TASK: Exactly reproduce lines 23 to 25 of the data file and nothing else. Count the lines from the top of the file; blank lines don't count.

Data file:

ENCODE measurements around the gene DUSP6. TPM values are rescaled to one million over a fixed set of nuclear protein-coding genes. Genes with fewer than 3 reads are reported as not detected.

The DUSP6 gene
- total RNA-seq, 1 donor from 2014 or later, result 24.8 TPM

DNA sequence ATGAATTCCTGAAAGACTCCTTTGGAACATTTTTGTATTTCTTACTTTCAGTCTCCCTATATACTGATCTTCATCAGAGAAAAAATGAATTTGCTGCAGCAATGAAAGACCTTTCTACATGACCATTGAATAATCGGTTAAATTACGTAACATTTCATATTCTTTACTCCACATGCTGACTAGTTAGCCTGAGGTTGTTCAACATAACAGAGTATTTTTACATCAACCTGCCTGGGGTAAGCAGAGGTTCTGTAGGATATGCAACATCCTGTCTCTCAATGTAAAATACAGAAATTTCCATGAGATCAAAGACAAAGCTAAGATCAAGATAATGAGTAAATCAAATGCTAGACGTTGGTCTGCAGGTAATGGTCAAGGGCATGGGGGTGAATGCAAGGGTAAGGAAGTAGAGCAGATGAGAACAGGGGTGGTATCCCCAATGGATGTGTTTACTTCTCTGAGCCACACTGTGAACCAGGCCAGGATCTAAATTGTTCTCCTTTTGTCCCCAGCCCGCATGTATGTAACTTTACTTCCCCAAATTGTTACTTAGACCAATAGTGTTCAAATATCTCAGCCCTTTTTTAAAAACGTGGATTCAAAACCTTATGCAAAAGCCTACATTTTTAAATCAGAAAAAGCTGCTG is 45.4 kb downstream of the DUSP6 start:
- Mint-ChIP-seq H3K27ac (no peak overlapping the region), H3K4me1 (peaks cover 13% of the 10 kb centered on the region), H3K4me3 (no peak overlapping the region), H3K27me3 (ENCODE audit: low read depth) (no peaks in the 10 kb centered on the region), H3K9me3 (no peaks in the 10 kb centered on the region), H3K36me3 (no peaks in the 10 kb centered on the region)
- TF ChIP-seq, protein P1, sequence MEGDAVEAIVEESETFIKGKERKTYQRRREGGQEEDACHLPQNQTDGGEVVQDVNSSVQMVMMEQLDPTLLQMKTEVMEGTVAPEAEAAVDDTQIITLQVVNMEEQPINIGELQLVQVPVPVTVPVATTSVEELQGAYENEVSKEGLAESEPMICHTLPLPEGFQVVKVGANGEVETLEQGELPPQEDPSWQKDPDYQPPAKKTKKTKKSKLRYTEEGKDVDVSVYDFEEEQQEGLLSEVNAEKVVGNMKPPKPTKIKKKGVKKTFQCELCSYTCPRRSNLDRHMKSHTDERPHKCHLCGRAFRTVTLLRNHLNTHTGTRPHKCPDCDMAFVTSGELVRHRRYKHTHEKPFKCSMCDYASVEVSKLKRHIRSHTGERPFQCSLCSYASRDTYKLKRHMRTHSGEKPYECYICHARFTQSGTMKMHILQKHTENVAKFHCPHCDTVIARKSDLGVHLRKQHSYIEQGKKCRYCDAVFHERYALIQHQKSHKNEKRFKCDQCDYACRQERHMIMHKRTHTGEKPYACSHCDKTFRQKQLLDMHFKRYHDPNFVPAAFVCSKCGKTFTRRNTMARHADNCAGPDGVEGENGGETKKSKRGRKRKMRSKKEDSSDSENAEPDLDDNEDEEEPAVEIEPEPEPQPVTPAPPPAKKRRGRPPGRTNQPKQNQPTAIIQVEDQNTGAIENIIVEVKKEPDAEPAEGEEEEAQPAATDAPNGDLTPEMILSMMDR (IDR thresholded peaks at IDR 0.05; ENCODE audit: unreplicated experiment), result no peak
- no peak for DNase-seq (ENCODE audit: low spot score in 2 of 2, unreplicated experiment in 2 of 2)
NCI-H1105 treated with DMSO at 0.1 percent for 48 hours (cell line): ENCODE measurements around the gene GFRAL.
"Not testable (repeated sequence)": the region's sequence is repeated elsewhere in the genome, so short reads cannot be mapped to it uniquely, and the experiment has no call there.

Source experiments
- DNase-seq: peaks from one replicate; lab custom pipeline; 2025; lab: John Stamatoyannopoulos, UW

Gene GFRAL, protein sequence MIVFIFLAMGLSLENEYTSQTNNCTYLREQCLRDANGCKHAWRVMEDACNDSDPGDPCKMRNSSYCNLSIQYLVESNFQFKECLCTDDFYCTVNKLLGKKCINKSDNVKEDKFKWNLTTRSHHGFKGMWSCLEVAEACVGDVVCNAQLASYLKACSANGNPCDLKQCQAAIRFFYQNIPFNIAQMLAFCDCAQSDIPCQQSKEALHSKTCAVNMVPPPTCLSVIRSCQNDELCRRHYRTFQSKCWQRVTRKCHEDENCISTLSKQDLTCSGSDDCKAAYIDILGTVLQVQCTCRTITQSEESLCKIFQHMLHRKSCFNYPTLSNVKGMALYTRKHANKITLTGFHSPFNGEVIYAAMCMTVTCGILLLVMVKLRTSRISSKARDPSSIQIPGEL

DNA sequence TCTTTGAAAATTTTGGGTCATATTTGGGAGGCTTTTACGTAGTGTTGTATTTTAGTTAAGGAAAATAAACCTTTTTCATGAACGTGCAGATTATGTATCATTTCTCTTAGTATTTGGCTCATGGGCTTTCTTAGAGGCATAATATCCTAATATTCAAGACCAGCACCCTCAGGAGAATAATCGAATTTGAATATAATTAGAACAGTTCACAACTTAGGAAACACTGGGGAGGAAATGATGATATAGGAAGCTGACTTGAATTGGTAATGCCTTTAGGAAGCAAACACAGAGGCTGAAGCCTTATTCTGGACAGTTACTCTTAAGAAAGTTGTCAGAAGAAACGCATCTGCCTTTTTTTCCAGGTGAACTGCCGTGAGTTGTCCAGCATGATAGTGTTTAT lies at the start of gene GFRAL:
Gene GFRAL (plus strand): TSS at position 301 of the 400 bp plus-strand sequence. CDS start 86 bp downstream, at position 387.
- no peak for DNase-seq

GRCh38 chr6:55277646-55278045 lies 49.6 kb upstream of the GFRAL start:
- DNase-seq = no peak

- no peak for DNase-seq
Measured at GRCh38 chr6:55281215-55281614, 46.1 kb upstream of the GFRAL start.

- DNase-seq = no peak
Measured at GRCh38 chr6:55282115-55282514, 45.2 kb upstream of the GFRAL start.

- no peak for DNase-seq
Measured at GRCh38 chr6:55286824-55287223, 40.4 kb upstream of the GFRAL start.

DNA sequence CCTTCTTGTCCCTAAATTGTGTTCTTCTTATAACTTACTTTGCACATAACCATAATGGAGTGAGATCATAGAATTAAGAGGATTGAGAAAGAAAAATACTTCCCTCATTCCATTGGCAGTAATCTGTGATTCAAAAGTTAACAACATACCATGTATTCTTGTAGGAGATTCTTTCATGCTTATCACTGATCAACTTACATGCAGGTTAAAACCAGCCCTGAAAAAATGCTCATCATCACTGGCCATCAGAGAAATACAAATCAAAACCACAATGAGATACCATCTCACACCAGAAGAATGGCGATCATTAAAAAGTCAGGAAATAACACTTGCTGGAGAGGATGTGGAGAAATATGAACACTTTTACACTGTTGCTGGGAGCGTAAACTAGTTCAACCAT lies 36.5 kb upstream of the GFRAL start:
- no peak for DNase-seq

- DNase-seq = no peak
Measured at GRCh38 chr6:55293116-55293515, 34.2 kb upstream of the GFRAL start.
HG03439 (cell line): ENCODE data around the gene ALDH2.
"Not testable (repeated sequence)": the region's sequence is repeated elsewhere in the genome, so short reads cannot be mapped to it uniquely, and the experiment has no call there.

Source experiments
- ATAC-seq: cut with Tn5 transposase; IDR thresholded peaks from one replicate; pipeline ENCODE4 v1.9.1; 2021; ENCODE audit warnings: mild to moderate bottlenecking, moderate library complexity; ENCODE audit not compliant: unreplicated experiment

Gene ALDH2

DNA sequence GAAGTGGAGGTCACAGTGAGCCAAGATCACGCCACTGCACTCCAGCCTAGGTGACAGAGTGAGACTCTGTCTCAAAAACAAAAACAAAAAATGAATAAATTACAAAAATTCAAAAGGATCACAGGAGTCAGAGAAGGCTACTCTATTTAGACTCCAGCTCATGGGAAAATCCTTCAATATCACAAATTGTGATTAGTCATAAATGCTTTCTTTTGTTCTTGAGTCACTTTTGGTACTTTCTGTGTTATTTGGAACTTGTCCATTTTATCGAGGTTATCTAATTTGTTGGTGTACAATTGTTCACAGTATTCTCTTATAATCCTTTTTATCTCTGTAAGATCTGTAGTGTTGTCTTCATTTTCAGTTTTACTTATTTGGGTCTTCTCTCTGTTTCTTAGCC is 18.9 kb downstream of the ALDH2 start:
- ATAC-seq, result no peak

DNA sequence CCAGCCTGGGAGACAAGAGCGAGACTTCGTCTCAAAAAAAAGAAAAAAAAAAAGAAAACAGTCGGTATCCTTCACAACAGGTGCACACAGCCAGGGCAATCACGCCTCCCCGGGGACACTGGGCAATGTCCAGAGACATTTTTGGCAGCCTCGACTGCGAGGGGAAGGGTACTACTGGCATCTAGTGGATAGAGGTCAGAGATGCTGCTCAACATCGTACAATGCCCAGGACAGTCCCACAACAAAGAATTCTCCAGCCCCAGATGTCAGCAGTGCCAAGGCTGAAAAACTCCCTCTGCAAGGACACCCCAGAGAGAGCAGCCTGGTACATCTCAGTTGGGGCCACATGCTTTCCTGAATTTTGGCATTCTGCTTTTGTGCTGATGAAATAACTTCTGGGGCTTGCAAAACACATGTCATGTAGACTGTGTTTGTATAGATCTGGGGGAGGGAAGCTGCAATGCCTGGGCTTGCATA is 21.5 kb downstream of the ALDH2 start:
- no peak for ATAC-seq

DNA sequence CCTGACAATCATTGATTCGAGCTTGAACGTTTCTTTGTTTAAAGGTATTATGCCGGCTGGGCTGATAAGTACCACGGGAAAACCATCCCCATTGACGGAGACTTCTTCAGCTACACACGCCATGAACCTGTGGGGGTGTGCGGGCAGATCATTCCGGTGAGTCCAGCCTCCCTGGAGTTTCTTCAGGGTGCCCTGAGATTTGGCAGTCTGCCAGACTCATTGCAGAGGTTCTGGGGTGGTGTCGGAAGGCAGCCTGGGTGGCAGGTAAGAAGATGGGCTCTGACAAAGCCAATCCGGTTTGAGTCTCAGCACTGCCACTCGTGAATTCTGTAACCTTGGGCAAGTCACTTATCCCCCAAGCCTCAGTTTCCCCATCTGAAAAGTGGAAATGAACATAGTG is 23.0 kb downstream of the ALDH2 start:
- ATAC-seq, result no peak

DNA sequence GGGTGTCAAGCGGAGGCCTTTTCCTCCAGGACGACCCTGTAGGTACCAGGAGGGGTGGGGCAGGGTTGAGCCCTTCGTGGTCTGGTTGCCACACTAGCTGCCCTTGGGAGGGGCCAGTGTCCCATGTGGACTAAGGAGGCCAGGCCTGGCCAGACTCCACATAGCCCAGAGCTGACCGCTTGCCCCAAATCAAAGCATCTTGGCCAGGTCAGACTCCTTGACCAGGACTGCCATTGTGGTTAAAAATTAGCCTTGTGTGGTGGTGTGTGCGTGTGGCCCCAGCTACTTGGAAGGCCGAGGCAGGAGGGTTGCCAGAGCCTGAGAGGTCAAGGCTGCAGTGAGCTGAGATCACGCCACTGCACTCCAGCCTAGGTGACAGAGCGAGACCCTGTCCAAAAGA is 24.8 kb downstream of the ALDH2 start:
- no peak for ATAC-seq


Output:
Measured at GRCh38 chr6:55286824-55287223, 40.4 kb upstream of the GFRAL start.

DNA sequence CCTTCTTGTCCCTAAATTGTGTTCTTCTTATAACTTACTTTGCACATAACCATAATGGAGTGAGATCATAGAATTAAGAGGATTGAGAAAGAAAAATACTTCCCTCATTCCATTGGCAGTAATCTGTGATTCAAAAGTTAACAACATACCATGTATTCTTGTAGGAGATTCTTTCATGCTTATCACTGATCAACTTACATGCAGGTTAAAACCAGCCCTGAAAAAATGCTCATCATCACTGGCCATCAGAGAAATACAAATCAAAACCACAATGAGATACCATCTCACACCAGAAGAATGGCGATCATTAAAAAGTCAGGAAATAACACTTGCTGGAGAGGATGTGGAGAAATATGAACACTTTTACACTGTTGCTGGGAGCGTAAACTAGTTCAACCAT lies 36.5 kb upstream of the GFRAL start:
- no peak for DNase-seq